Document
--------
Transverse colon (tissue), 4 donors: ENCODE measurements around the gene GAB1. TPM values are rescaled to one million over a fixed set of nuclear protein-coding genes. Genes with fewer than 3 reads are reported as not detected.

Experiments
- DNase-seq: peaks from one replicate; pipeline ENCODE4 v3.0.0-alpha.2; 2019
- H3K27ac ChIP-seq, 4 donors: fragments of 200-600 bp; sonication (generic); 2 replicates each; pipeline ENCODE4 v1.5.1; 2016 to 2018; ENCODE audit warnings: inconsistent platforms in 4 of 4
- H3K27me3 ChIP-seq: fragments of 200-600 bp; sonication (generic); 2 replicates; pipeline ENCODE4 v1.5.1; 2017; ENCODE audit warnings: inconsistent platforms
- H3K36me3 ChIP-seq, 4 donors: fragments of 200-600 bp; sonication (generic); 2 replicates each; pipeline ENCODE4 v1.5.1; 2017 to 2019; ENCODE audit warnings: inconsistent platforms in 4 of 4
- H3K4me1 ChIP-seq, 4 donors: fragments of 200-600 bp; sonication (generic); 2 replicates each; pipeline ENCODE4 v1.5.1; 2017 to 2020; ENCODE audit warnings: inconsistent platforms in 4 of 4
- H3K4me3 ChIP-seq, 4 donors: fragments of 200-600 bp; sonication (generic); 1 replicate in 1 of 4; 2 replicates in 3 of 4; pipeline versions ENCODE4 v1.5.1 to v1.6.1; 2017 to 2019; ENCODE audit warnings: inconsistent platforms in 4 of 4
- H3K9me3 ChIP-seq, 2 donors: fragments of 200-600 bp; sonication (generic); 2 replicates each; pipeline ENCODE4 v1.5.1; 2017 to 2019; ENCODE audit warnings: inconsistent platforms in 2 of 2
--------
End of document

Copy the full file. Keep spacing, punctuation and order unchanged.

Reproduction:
Transverse colon (tissue), 4 donors: ENCODE measurements around the gene GAB1. TPM values are rescaled to one million over a fixed set of nuclear protein-coding genes. Genes with fewer than 3 reads are reported as not detected.

Experiments
- DNase-seq: peaks from one replicate; pipeline ENCODE4 v3.0.0-alpha.2; 2019
- H3K27ac ChIP-seq, 4 donors: fragments of 200-600 bp; sonication (generic); 2 replicates each; pipeline ENCODE4 v1.5.1; 2016 to 2018; ENCODE audit warnings: inconsistent platforms in 4 of 4
- H3K27me3 ChIP-seq: fragments of 200-600 bp; sonication (generic); 2 replicates; pipeline ENCODE4 v1.5.1; 2017; ENCODE audit warnings: inconsistent platforms
- H3K36me3 ChIP-seq, 4 donors: fragments of 200-600 bp; sonication (generic); 2 replicates each; pipeline ENCODE4 v1.5.1; 2017 to 2019; ENCODE audit warnings: inconsistent platforms in 4 of 4
- H3K4me1 ChIP-seq, 4 donors: fragments of 200-600 bp; sonication (generic); 2 replicates each; pipeline ENCODE4 v1.5.1; 2017 to 2020; ENCODE audit warnings: inconsistent platforms in 4 of 4
- H3K4me3 ChIP-seq, 4 donors: fragments of 200-600 bp; sonication (generic); 1 replicate in 1 of 4; 2 replicates in 3 of 4; pipeline versions ENCODE4 v1.5.1 to v1.6.1; 2017 to 2019; ENCODE audit warnings: inconsistent platforms in 4 of 4
- H3K9me3 ChIP-seq, 2 donors: fragments of 200-600 bp; sonication (generic); 2 replicates each; pipeline ENCODE4 v1.5.1; 2017 to 2019; ENCODE audit warnings: inconsistent platforms in 2 of 2